From Ros Altmann:economist and pensions,
    investment and retirement policy expert

  • pensionsandsavings.com

    Reducing pensioner poverty – over 2 million poor pensioners need encouragement to claim Pension Credit

    Reducing pensioner poverty – over 2 million poor pensioners need encouragement to claim Pension Credit

    • Worrying rise in number of pensioners living in poverty.  
    • Poverty particularly acute for oldest and single pensioners, those in social rented housing and those from black and Asian backgrounds. 
    • Yet official figures show £1.6billion Pension Credit is going unclaimed each year with nearly a million pensioner households missing out on an average £1600 a year.
    • Delighted to see AgeUK, Len Goodman and Rustie Lee joining calls to improve Pension Credit take-up, which has been stuck at 40% since 2010.

    Worrying to see pensioner poverty rising to over two million: Recent figures analysed by AgeUK charity show a worrying increase in the number of UK pensioners living in poverty.  After the disruption to their lives caused by the pandemic, the added problem of low incomes and isolation has blighted their lives and now is a great time to help address this. 2.1 million pensioners are in poverty, up from 1.6 million a few years ago.

    Worst affected are single pensioners, over 80s, those in social rented housing or from Black and Asian backgrounds:   The figures below from ONS data show numbers of pensioners, in different categories of age, housing tenure and ethnic background, who are living on less than 70% of median income, after housing costs.  Just over a quarter (27%) of all pensioners are in this category, but single pensioners (36%), the oldest pensioners (31% of over 80s), tenants in private rented accommodation (51%) and tenants in rented social housing (53%).  Ethnic background is also a major factor, with those from Black, Asian and Indian backgrounds seeing around 40% living on less than 70% of median income, and 53% for Pakistani origin pensioners.  More detail is shown below and full data is here: https://www.gov.uk/government/statistics/households-below-average-income-for-financial-years-ending-1995-to-2020


    Category of pensioner % living on below 70% of median income after housing costs Number of pensioners
    ALL PENSIONERS 27% 11.6 million
    Single pensioners 36% 4.5 million
    Age 80+ 31% 3 million
    Owner occupiers 22% 9.4 million
    Tenants in private sector 51% 0.6 million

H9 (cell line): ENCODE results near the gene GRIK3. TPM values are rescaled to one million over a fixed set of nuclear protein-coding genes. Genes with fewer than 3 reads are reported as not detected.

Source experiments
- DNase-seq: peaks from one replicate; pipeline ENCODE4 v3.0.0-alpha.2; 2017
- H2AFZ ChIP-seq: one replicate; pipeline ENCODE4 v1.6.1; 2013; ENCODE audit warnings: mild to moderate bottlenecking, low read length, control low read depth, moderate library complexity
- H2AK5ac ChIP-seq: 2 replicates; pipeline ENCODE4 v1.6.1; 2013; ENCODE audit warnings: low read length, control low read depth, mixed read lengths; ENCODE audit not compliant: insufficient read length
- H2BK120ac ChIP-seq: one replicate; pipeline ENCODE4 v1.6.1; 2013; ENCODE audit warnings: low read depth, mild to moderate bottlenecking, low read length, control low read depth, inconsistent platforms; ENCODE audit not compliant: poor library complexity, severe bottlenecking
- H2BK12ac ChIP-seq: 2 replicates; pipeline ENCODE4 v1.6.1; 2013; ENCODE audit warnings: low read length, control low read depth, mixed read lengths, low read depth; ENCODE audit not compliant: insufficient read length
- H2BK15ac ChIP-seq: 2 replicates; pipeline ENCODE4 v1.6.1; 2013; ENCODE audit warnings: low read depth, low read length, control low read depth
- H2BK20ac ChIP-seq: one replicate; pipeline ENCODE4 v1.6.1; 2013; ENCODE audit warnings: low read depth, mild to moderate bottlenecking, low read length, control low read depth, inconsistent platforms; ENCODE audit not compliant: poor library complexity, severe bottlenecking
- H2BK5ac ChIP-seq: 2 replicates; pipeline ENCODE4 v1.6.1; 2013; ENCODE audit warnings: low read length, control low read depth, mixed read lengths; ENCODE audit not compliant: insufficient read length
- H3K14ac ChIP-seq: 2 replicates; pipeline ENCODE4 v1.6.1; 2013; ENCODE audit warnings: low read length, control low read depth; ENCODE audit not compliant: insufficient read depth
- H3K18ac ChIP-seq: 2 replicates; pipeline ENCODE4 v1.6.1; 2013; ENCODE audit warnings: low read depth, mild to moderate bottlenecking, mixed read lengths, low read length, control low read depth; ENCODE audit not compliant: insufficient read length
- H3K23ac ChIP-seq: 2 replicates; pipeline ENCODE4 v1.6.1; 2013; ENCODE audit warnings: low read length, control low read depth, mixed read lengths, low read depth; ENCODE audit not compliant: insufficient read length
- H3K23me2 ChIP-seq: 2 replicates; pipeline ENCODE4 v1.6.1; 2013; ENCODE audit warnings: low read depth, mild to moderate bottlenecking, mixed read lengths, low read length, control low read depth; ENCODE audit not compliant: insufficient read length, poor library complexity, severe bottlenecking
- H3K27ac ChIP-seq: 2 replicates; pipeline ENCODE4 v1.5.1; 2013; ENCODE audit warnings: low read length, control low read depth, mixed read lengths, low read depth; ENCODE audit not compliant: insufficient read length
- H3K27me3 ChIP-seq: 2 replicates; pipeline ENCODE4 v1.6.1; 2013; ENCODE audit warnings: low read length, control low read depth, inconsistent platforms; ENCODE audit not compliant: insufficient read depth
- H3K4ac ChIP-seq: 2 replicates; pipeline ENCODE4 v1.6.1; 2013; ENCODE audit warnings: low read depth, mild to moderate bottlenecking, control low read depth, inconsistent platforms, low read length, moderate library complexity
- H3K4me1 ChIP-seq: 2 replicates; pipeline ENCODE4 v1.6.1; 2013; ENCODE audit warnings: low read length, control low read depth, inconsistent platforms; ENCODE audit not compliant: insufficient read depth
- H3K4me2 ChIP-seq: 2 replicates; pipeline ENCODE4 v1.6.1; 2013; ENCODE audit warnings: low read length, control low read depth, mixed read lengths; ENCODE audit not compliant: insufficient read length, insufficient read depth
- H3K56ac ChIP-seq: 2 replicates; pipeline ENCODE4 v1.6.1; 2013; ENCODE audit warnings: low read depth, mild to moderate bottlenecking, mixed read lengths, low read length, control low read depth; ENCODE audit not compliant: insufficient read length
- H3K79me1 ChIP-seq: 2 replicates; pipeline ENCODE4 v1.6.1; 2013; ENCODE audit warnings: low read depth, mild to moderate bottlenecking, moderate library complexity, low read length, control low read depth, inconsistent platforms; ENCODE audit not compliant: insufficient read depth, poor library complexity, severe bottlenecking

Tenants in social rented sector 53% 1.6 million
    White ethnic background 26% 11.2 million
    Asian/Asian British 44% 0.3 million
    Indian 41% 0.2 million
    Pakistani 53% 0.1 million
    Black/Caribbean/African/Black British 39% 0.1 million


    Huge sums spent on working age people in the pandemic, but £1.6billion Pension Credit is not being claimed: Workers and businesses have rightly received Government furlough money to help them afford to live during the pandemic.  However, pensioners have continued to miss out on money they are entitled to, because they do not claim Pension Credit.

    Pension Credit take-up is lowest of all means-tested benefits – 40% do not claim:  Official figures show that over 90% of the income of the poorest pensioners comes from State support.  Unfortunately, however, too many groups are not receiving the Government payments as they fail to claim.  Take-up of Pension Credit has been only around 60% since 2010 and Government efforts to improve take-up have not helped.

    Barriers to take-up include complexity, form-filling aversion, reluctance to divulge information, pride and lack of recognition of amounts available: It is well-known that pensioners find form-filling off-putting, are often too proud to apply for help, or wrongly believe they are not eligible.  They may not realise that they could have up to £10,000 in savings, but still be eligible for small amounts of Pension Credit and these can lead them to be entitled to many other valuable benefits, worth thousands of pounds a year.

    Pension Credit guarantees single pensioners at least £9,000 plus extra help for housing, heating, council tax, health costs and other bills too:  Pension Credit itself tops up single pensioners’ incomes to at least £173.75 a week and to £265.30 for couples. Those who do not claim just a couple of pounds a week in Pension Credit may also lose out on the extra benefits, including £140 warm homes discount, additional money for carers, council tax, dental or other health treatments even TV licences for over 75s.

    Great to see AgeUK working on this to spread the word and I encourage everyone who knows older people to suggest they check their eligibility:  Pension Credit can be claimed by phone, by post, or online.  The Pension Credit phone line is 0800 99 1234, or friends or family can help apply by post or online. Well done to AgeUK, Len Goodman and Rustie Lee for highlighting the issue.

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